January 16, 2013

What Ales You: Sometimes a beer is just a beer, sometimes it's more

By TOM ATWELL

I bought a bottle of Peak Organic Brewing Co.'s Oak Aged Mocha Stout more than a month ago when I made my first stop at Tully's Beer and Wine in Wells. I greedily grabbed the bottle as soon as I saw it.

Peak Organic’s Oak Aged Mocha Stout should be imbibed slowly, to fully savor and enjoy its complexity.

Courtesy photo

I spent a good part of the winter a year ago looking for this seasonal, and I never did find it. So I bought it and stored it through the Christmas and New Year holidays. It just didn't seem appropriate to drink such a complex beer while concentrating on holiday socializing. 

Last Saturday, while fighting a cold and a sore throat, I wanted something to sip while watching the Ravens-Broncos football game on television. It was a great game in which I had no serious rooting interest, so I could totally enjoy the beer.

This is another one of Peak's local projects. The organic coffee used in the production comes from Coffee By Design, a small Portland coffee company. The chocolate comes from Taza, a small organic chocolate company in Somerville, Mass.

But that is just part of the reason I wanted to try this beer. I have been nuts for mocha for more than half a century. I regularly drank mocha frappes before I was old enough to drink beer, and I still love the days when Red's in South Portland is serving coffee ice cream so I can get a hot fudge sundae with it.

And sticking with the ice-cream theme, I remember when they used to add malt to chocolate shakes, so it makes perfect sense to add chocolate to a heavily malted beer.

The beer, however, is a lot more complex than any ice cream dish.

The double stout is an almost impenetrable black with a nice, stiff, tan head. The immediate flavor was chocolate, but then I got the malt and coffee, a little bit of the oak from the barrel aging and a lot of spices from the hops.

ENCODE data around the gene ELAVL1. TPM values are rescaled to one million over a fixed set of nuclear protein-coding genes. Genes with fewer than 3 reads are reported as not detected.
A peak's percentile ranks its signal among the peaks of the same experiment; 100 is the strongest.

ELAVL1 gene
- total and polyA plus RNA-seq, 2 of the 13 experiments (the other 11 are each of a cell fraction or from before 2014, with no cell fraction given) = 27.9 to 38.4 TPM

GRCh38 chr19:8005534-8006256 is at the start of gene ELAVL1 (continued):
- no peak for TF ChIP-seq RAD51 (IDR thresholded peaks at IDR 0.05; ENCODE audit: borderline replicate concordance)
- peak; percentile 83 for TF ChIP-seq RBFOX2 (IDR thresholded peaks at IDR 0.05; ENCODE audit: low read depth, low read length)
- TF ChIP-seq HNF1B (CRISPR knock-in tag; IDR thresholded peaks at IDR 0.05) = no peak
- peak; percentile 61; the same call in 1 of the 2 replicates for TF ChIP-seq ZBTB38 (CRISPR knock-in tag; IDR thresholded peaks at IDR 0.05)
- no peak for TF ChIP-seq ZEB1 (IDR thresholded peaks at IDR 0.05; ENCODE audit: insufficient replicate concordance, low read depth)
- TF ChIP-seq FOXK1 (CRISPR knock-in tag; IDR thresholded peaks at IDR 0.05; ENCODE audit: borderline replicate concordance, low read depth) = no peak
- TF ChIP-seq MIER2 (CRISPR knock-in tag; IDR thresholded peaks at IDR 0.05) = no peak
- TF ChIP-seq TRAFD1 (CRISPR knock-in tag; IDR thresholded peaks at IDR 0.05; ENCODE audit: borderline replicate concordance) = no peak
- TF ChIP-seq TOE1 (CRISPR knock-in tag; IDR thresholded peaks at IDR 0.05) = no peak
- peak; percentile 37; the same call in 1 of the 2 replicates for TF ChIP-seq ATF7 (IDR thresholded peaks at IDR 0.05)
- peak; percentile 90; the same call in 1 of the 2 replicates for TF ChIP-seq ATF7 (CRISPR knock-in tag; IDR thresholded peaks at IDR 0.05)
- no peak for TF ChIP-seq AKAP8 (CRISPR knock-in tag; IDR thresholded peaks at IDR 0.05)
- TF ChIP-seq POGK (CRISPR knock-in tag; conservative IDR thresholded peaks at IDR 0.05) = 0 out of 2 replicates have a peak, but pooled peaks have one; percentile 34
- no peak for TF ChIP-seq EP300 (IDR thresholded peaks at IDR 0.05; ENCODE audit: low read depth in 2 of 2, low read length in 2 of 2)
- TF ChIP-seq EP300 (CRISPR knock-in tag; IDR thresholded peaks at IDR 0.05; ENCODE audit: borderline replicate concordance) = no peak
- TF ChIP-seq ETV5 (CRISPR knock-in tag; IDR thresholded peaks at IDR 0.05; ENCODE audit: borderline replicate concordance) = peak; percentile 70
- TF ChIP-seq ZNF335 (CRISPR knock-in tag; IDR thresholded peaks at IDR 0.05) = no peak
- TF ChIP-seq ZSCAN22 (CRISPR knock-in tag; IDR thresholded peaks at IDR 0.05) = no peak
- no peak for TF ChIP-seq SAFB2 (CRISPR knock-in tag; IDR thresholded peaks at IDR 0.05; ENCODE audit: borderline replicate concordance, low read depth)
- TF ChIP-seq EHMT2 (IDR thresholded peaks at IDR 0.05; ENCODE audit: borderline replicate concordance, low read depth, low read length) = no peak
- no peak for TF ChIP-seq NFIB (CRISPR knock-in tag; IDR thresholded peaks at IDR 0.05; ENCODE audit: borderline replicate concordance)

I sipped this beer throughout a large part of what was a very long football game, and the flavors seemed to round out and get more complex as the beer warmed. It is definitely a beer that needs to be enjoyed slowly.

The price at Tully's was $7.30 for a 22-ounce bottle, and the beer is 8.4 percent alcohol.

We drank a couple of other Peak beers during the holiday madness, and enjoyed them both.

I bought a Winter Session Ale at Tully's, and it was as good as I remembered when it came in at the top of a head-to-head tasting of winter beers two years ago. It is a complex, dark wheat beer with a wide palate of flavors.

And when I found a six-pack of Peak Amber Ale for $9.99 at Whole Foods, I bought it. I know the amber has been part of Peak's year-round offerings just about since the brewery opened, but I had no memory of actually drinking it.

It was a good, straightforward, malty ale, at 4.9 percent alcohol. That is the kind of beer you want to drink when there are a dozen or more people engaging in three or four conversations at a time. The beer is good, but you don't have to pay a lot of attention to it.

I RECENTLY TASTED Oxbow Brewing Co.'s Saison Noel during a stop at Mama's Crow Bar in Portland. This is a highly complex, high-alcohol -- 10.5 percent -- ale, with a a lot of spiciness from the hops, as no spices were added to the beer. There were also hints of figs and dates in the flavor.

Oxbow, located in Newcastle, is just in its second year of brewing, and continues to be impressive. It makes a lot of beers, and is not afraid to experiment.

Tom Atwell is a freelance writer living in Cape Elizabeth.  He can be contacted at 767-2297 or at:

tomatwell@me.com

 

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